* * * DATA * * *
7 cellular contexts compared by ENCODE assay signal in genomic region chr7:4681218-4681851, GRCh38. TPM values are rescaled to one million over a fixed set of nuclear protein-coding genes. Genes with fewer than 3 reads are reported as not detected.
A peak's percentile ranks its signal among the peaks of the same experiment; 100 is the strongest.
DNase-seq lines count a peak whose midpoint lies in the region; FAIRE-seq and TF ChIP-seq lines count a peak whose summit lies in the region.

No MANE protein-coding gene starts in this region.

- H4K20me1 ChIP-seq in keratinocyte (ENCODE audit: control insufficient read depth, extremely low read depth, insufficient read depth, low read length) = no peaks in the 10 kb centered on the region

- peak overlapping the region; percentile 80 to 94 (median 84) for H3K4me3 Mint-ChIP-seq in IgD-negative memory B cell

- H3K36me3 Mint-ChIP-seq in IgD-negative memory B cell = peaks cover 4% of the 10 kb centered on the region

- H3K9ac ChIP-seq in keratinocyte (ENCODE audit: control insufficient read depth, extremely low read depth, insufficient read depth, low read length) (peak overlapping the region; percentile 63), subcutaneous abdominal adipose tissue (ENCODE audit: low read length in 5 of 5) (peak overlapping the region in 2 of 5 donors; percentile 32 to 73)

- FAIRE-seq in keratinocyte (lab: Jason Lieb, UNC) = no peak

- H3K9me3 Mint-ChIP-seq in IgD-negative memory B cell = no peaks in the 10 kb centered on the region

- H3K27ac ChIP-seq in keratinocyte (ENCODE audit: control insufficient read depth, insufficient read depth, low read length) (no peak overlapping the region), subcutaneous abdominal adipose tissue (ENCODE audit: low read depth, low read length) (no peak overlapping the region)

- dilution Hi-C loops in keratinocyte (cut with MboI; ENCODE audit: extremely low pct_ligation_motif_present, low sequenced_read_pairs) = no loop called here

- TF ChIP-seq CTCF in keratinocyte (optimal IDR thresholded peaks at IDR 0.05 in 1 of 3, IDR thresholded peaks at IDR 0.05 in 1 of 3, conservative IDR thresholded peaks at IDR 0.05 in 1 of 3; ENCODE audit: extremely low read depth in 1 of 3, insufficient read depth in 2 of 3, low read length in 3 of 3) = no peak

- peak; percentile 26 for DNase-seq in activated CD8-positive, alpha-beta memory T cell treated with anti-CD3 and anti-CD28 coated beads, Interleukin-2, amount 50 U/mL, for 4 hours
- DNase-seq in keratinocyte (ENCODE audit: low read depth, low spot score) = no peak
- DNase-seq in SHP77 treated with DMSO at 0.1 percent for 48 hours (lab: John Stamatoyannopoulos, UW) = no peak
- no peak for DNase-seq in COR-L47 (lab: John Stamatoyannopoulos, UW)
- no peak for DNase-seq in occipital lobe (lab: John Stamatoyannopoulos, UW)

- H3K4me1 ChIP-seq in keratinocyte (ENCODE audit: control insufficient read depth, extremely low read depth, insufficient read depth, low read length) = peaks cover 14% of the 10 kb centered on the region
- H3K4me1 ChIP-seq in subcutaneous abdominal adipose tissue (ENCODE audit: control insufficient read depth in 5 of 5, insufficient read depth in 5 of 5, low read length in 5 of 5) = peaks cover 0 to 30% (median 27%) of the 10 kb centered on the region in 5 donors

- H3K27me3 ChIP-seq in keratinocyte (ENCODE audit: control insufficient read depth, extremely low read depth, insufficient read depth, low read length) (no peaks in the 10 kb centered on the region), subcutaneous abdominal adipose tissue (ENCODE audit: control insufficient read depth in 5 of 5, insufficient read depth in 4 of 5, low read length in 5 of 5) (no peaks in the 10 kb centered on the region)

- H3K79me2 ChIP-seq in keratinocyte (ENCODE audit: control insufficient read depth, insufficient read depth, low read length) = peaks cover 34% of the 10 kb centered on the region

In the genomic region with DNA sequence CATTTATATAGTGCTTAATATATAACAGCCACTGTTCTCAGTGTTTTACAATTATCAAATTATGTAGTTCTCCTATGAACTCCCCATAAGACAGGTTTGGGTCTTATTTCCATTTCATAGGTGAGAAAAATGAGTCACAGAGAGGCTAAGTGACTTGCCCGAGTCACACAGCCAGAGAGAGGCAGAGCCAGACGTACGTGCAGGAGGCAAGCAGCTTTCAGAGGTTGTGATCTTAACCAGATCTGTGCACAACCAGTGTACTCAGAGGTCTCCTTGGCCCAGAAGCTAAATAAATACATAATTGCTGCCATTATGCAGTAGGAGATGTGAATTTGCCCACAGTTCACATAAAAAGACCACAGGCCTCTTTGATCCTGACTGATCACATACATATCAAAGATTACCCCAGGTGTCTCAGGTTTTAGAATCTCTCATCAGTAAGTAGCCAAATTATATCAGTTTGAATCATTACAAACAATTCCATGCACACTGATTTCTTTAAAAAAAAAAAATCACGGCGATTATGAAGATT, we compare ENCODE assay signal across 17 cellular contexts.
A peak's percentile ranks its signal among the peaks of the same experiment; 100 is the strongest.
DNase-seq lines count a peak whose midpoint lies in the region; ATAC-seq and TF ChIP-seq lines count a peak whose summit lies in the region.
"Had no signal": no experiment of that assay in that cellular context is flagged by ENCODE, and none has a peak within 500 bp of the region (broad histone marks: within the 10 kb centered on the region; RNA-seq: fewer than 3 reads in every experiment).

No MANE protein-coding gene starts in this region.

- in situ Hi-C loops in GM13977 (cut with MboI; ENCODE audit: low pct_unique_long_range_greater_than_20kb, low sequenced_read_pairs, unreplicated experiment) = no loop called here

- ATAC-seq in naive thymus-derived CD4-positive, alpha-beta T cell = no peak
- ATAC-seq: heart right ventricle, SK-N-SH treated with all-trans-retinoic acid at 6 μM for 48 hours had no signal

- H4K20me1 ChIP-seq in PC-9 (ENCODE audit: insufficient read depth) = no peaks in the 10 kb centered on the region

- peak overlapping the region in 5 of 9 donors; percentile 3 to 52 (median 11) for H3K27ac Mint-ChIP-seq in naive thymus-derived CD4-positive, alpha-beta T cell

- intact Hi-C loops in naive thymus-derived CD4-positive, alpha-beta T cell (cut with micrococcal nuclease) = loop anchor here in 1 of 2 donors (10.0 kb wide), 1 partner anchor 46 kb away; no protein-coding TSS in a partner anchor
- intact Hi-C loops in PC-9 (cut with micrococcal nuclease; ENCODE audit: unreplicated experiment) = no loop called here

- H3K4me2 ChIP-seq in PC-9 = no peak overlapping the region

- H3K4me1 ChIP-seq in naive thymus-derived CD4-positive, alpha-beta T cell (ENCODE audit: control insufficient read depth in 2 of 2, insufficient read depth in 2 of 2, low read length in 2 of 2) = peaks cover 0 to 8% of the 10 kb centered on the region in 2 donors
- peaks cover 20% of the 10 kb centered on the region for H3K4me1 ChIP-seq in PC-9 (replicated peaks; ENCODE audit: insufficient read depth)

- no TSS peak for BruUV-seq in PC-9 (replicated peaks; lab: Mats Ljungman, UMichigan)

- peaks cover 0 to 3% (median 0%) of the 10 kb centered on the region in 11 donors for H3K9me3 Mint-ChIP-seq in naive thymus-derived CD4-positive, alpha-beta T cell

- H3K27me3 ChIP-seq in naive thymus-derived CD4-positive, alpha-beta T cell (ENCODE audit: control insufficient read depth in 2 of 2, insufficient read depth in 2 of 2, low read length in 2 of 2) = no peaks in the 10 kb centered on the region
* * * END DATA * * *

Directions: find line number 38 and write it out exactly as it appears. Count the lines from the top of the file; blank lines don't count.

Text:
- no TSS peak for BruUV-seq in PC-9 (replicated peaks; lab: Mats Ljungman, UMichigan)